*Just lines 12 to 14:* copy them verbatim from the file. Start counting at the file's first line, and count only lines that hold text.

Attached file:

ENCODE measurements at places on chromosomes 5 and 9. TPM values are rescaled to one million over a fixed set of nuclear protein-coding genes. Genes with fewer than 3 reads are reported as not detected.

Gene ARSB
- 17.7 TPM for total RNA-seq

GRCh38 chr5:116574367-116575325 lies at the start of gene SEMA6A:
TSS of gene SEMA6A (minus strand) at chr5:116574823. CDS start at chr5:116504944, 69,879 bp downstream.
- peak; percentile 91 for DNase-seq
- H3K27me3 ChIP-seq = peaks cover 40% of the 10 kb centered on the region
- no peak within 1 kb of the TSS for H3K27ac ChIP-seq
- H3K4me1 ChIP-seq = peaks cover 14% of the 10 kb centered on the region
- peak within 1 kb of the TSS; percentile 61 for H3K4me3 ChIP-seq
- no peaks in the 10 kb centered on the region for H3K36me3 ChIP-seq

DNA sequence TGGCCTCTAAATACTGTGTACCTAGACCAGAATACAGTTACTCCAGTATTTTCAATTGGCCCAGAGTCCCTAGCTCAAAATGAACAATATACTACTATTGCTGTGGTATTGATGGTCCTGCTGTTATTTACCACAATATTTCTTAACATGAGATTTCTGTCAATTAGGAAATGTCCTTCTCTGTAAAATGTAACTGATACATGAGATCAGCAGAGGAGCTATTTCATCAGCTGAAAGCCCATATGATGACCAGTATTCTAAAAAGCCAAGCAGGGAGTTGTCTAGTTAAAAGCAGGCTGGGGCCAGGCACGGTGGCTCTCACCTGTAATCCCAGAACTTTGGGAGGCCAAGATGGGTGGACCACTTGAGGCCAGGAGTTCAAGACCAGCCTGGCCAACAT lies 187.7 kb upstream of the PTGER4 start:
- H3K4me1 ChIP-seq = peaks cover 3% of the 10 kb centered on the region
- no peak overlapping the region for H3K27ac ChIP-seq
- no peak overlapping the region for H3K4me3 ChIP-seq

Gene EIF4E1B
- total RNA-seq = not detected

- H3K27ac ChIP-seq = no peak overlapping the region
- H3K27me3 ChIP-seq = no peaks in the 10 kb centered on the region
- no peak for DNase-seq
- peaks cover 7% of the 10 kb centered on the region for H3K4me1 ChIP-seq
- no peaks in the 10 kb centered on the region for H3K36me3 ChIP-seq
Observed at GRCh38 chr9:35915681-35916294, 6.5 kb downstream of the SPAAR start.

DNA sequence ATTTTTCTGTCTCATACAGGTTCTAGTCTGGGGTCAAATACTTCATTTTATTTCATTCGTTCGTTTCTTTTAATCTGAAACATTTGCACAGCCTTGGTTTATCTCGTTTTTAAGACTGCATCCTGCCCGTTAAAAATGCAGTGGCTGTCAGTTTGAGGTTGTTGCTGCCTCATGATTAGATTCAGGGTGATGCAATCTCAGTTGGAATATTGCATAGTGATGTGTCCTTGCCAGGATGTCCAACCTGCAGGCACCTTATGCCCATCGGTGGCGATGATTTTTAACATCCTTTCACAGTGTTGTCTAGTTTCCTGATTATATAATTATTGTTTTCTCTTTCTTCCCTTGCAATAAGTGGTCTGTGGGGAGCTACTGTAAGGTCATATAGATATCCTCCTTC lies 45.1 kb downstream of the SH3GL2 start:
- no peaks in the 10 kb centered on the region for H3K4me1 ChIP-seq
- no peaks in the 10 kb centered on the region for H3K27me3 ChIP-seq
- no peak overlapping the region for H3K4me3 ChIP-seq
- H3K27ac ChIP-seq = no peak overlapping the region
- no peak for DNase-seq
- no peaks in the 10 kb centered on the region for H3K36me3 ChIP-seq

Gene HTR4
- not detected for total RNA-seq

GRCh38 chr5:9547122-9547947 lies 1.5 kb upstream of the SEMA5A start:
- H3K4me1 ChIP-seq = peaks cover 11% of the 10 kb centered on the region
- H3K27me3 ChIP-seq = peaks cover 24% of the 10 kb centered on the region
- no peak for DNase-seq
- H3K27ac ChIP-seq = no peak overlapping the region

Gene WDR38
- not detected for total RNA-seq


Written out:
DNA sequence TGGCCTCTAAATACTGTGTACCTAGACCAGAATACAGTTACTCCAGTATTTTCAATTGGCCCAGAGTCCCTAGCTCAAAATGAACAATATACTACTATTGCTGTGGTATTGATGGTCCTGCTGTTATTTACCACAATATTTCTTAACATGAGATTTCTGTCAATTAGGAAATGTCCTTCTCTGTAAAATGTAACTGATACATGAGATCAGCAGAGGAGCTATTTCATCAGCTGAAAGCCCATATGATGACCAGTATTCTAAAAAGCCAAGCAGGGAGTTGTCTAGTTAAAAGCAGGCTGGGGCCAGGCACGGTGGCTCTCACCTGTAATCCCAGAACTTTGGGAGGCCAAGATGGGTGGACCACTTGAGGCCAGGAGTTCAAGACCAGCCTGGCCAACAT lies 187.7 kb upstream of the PTGER4 start:
- H3K4me1 ChIP-seq = peaks cover 3% of the 10 kb centered on the region
- no peak overlapping the region for H3K27ac ChIP-seq